Augustine’s application to the divine Scriptures is true for any educational endeavor. If any learning does not build the double love of God and neighbor, it is futile. As you’re learning various subjects in the years to come, you ought to be asking, “How can this class increase my love for God?” Or “How could I use this project to serve my neighbor?” Or “How do I think about my vocation in such a way that my job meets the needs of my neighbors in a loving way?” Or to bring Wallace back to the conversation, “How does the priority of love of God and neighbor change how I pay attention? How does it alter what I am conscious of? What is my default setting, and does it need to change?” Not every class that you take will adequately address these foundational questions, but they are questions you can bring to your education. They are relatively holistic questions—is there anything that cannot be applied to loving God and your neighbor?
Caring About What God Cares About
The priority of love does not neglect the other important questions or issues that a college should address—questions on the nature of knowledge, a meaningful career, or the necessity of loving critique. However, the idea of ordered love does organize these previous priorities and seeks to root those questions in a more robust framework. Baylor professor Alan Jacobs proposes, “Our goal… (is) to love as widely and as well as our limited selves will allow.” Jacobs’ “widely” applies to every subject, every book, every academic pursuit, and every co-curricular activity. It is the colleges’ best aim to invite students to love widely and well. I define a good education as ordering and expanding our loves: helping loving the right things in the right way and giving us new things to love.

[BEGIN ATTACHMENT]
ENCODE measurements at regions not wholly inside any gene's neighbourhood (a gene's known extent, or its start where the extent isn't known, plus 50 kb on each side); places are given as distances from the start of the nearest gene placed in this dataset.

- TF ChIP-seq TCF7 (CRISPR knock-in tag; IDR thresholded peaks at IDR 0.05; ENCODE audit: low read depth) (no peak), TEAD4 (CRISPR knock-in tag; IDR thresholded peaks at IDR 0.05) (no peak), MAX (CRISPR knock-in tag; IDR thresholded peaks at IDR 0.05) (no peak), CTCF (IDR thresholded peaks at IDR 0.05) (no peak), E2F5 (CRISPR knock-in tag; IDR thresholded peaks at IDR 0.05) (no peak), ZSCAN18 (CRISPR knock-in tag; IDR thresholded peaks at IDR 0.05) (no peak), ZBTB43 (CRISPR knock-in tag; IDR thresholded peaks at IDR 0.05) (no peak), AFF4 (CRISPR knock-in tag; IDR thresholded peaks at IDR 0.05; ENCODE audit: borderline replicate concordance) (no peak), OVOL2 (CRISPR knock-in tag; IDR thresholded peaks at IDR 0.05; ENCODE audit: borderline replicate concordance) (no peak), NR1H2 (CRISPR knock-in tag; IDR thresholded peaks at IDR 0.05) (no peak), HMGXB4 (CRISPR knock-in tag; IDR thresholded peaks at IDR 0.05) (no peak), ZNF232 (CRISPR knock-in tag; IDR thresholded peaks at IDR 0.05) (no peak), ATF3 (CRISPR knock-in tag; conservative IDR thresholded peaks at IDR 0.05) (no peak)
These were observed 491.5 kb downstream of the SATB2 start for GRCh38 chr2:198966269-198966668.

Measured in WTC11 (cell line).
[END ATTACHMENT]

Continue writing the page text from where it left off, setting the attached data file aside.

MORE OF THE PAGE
If we take the love-oriented direction of a Christian liberal arts college, then there’s nothing beyond our care. Think about it. If God made everything and if everything He made was good, then saying “I do not care” basically means saying, “I do not care about God.” That seems like a harsh way of saying things, but I think it’s true. It’s also why I think Christians should be the most interesting and interested people in a room. Taking God’s vision, we have the greatest capacity to care. Everyone you encounter, each subject you are learning, is an opportunity to know more (and love more) about the God behind it. Or, at the very least, learning about mundane or “boring” subjects is a way to exercise love for your neighbor who does care about such a subject. I do not care about operas but there are some people who do—and (I suppose) there are good reasons to like operas.
A Christian liberal arts education encourages such a holistic care. Since you cannot be reduced to a mind, a body, or your feelings, subjects across various disciplines and fields cultivate you in certain ways. To neglect mathematical precision is to be deformed in a particular capacity that God has given you. To think psychology is just for those “feelings people” is to neglect your own emotional development. Even to look down on trades or recreation studies as “the practical or servile arts” is to be inattentive to your body. Holistic formation requires that we care and pursue the broad way in which God created us. We need the liberal arts because we are complex beings. In our complexity, God invites us to a life of love. No other priority will bring us the rest we long for.
*This piece is an excerpt from Learning to Love: Christian Higher Education as Pilgrimage. Used with permission.
- Augustine, On Christian Teaching, trans. R. P. H. Green (New York, NY: Oxford University Press, 1999), 20. ↑
- Augustine, Confessions. Ed. and trans. Carolyn Hammond. Loeb Classical Library (Cambridge, MA: Harvard University Press, 2014), 1. ↑
- Augustine, On Christian Teaching, 30. ↑
- Alan Jacobs, The Pleasures of Reading in an Age of Distraction (Oxford: Oxford University Press), 135. ↑